The city of Hamburg’s nickname is Tor zur Welt– the gateway to the world.
If the German language production of Lin-Manuel Miranda’s record breaking hiphop musical now in previews in that city’s St. Pauli Theater is as warmly received as the English original has been in London, Melbourne, and, of course, the US, it may earn itself with an additional one – Hamiltonburg.
Excitement has been building since early summer, when a dual language video mashup of the opening number placed the original Broadway cast alongside their German language counterparts.
One need not speak German to appreciate the similarities in attitude – in both performance, and internal assonances, a lyrical aspect of hip hop that Miranda was intent on preserving.
Translator Kevin Schroeder quipped that he and co-translator rapper Sera Finale embraced the motto “as free as necessary, as close as possible” in approaching the score, which at 46 numbers and over 20,000 words, more than doubles the word count of any other musical:
At least we had all these syllables. It gave us room to play around.
Good thing, as the German language abounds with multisyllabic compound nouns, many of which have no direct English equivalent.
Take schadenfreude which the creators of the musical Avenue Q summed up as “happiness at the misfortune of others.”
Or torschlusspanik – the sense of urgency to achieve or do something before it’s too late.
Might that one speak to a translating team who’ve devoted close to four years of their lives to getting everything – words, syllables, meter, sound, flow, position, musicality, meaning, and double meanings – right?
Before Schroeder and Finale were entrusted with this herculean task, they had to pass muster with Miranda’s wife’s Austrian cousin, who listened to their samples and pronounced them in keeping with the spirit of the original.
As translators have always done, Schroeder and Finale had to take their audience into account, swapping out references, metaphors and turns of phrase that could stump German theatergoers for ones with proven regional resonance.
In a round up demonstrating the German team’s dexterity, the New York Times’ Michael Paulson points to “Satisfied,” a song wherein Hamilton’s prospective sister-in-law recalls their first encounter:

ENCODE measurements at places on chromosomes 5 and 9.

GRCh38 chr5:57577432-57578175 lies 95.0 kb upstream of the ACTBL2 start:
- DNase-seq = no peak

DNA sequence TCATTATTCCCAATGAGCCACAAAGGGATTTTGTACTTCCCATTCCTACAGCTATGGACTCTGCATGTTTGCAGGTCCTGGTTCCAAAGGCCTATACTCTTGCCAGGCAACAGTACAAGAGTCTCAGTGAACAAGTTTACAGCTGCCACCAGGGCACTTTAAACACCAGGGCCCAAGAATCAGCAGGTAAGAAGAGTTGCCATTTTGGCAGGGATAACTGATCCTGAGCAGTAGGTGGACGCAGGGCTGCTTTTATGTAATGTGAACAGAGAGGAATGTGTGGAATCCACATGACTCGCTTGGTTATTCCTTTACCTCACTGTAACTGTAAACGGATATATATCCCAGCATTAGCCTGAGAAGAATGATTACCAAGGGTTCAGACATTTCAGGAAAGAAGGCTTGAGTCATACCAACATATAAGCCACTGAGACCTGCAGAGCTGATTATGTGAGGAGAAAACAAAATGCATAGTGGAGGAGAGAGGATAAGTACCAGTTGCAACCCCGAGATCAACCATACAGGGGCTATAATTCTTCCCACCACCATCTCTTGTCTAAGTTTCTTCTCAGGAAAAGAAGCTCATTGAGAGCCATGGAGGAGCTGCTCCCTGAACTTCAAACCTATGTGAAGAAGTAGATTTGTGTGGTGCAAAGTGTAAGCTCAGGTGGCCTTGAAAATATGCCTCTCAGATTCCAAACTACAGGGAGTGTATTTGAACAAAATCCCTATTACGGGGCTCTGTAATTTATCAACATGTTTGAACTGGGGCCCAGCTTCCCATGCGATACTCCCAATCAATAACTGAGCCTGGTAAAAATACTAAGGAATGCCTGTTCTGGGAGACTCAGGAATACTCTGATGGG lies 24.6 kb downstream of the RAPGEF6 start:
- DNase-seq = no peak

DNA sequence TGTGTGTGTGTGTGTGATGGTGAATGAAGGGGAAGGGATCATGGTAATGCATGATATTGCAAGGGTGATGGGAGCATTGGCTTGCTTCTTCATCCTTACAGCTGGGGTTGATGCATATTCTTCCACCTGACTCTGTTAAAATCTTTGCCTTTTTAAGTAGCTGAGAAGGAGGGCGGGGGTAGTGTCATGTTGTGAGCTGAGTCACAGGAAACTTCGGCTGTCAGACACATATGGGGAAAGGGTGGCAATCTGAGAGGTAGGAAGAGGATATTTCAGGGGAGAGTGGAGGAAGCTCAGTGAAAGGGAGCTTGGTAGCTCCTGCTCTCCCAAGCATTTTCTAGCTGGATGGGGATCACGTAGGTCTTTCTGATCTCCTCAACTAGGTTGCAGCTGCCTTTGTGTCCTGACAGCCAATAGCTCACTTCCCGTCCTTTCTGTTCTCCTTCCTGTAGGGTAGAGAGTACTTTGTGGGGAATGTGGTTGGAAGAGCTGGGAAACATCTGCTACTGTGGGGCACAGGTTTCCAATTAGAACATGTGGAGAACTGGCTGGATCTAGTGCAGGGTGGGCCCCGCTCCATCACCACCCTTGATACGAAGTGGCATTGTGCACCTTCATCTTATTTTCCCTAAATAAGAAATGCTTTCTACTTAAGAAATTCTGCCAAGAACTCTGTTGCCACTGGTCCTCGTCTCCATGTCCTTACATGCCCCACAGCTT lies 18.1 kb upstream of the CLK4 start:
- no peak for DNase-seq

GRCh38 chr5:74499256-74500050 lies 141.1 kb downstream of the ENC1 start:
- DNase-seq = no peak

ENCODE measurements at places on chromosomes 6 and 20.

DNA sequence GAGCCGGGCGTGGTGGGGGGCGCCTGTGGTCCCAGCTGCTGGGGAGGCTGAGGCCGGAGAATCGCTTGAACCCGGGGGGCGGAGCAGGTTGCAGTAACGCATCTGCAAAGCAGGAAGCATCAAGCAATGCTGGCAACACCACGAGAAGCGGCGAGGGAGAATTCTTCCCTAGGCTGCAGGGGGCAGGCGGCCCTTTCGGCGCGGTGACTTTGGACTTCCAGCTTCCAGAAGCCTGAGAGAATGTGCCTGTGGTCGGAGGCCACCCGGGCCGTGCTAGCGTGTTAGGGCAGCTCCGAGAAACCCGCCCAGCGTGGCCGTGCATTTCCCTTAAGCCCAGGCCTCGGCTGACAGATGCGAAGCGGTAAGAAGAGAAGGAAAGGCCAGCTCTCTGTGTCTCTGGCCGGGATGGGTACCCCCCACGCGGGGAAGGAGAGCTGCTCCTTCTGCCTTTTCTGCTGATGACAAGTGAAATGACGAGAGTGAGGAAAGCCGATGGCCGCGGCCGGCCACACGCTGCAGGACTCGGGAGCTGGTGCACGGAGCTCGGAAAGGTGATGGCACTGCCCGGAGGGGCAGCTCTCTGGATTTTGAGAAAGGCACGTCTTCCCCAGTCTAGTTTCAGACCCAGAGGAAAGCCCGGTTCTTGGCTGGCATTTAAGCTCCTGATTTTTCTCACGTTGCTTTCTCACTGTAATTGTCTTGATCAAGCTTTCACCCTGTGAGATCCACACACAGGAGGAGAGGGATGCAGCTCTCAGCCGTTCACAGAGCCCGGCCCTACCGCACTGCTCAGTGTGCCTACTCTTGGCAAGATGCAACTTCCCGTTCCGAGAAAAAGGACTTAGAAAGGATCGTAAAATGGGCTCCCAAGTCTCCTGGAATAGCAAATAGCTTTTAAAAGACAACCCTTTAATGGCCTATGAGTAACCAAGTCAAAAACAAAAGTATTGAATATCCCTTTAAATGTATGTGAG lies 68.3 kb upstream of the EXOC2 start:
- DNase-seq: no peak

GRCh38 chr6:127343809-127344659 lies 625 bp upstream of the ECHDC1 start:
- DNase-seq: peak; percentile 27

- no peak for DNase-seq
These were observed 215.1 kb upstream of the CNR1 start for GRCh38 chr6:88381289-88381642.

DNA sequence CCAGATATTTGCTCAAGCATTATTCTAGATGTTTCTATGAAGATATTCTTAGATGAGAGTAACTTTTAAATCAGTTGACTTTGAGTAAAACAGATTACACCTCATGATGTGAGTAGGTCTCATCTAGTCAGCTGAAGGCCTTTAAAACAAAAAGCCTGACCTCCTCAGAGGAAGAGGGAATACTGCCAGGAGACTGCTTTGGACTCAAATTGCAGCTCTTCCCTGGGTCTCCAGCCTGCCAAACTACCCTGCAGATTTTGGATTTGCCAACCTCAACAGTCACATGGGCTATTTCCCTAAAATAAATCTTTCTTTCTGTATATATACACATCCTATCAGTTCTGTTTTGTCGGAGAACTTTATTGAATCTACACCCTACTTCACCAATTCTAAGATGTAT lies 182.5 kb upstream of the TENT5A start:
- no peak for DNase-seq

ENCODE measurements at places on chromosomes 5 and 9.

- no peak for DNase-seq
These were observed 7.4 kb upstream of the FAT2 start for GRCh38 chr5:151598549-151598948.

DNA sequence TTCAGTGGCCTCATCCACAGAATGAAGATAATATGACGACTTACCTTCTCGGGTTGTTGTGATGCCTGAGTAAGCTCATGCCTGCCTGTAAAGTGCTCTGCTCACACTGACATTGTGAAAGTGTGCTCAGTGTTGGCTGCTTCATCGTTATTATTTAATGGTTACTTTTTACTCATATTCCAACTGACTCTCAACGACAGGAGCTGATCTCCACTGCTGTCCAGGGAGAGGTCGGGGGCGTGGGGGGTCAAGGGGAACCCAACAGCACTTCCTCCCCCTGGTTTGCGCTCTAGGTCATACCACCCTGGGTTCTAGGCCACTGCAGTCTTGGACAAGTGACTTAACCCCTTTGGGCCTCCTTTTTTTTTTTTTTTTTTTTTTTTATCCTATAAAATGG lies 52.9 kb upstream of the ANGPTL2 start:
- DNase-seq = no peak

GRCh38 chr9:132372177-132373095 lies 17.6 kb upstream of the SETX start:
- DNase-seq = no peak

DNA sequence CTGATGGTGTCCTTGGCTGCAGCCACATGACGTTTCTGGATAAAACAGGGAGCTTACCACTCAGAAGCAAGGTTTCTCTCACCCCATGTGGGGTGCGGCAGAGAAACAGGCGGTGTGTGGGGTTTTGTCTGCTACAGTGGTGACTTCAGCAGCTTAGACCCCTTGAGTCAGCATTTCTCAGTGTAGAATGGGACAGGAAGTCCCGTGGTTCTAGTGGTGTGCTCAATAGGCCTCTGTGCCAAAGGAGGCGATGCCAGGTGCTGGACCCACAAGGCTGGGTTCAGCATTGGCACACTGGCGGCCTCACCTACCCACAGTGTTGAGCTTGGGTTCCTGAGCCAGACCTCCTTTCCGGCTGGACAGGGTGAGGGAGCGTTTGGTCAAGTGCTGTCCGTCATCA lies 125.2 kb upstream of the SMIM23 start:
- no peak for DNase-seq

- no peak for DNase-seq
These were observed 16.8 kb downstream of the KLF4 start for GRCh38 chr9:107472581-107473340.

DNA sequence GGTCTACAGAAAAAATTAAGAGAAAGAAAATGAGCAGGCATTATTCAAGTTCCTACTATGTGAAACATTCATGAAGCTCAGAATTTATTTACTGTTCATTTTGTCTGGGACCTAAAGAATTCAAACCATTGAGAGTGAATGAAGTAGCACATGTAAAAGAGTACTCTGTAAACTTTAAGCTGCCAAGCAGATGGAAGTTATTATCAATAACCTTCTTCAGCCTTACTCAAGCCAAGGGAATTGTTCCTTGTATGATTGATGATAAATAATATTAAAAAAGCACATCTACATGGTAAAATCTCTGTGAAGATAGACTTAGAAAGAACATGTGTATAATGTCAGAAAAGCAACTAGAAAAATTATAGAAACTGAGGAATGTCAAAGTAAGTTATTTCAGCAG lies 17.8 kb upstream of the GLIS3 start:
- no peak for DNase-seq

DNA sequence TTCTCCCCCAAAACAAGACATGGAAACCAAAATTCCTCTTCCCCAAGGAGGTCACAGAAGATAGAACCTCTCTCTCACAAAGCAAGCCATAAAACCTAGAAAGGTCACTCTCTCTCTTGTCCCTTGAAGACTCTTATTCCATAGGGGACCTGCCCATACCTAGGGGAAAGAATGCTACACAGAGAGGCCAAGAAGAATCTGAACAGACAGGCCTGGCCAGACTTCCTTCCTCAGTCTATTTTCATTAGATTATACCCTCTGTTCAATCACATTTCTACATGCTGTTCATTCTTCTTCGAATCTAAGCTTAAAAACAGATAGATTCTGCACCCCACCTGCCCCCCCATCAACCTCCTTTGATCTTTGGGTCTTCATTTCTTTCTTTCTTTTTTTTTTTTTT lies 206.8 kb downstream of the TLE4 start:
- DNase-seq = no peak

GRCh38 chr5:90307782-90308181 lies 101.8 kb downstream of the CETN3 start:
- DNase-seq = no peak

So this is what it feels like to match wits
With someone at your level! What the hell is the catch?
It’s the feeling of freedom, of seeing the light
It’s Ben Franklin with a key and a kite
You see it right?
So kribbeln Schmetterlinge, wenn sie starten
Wir beide voll auf einem Level, offene Karten!
Das Herz in den Wolken, ich flieg’ aus der Bahn
Die Füße kommen an den Boden nich’ ran
Mein lieber Schwan!
ENGLISH TRANSLATION OF GERMAN
So that’s how butterflies tingle when they take off
We’re on the same level, all cards on the table!
My heart in the clouds, I’m thrown off track
My feet don’t touch the floor
My dear swan!
Miranda, who participated in shaping the German translation using a 3 column system remarkably similar to the compare and contrast content above, gives this change a glowing review:
That section sounds fantastic, and gives the same feeling of falling in love for the first time. The metaphor may be different, but it keeps its propulsiveness.
And while few German theatergoers can be expected to be conversant in Revolutionary War era American history, Germany’s sizeable immigrant population ensures that certain of the musical’s themes will retain their cultural relevance.
The Hamburg production features players from Liberia and Brazil. Other cast members were born in Germany to parents hailing from Ghana, the Philippines, Aruba, Benin, Suriname…and the United States.
For more of Michael Paulson’s insights into the challenges of translating Hamilton, click here.
Hamilton is in previews at Hamburg’s St. Pauli Theater, with opening night scheduled for October 6.
– Ayun Halliday is the Chief Primatologist of the East Village Inky zine and author, most recently, of Creative, Not Famous: The Small Potato Manifesto. Follow her @AyunHalliday.
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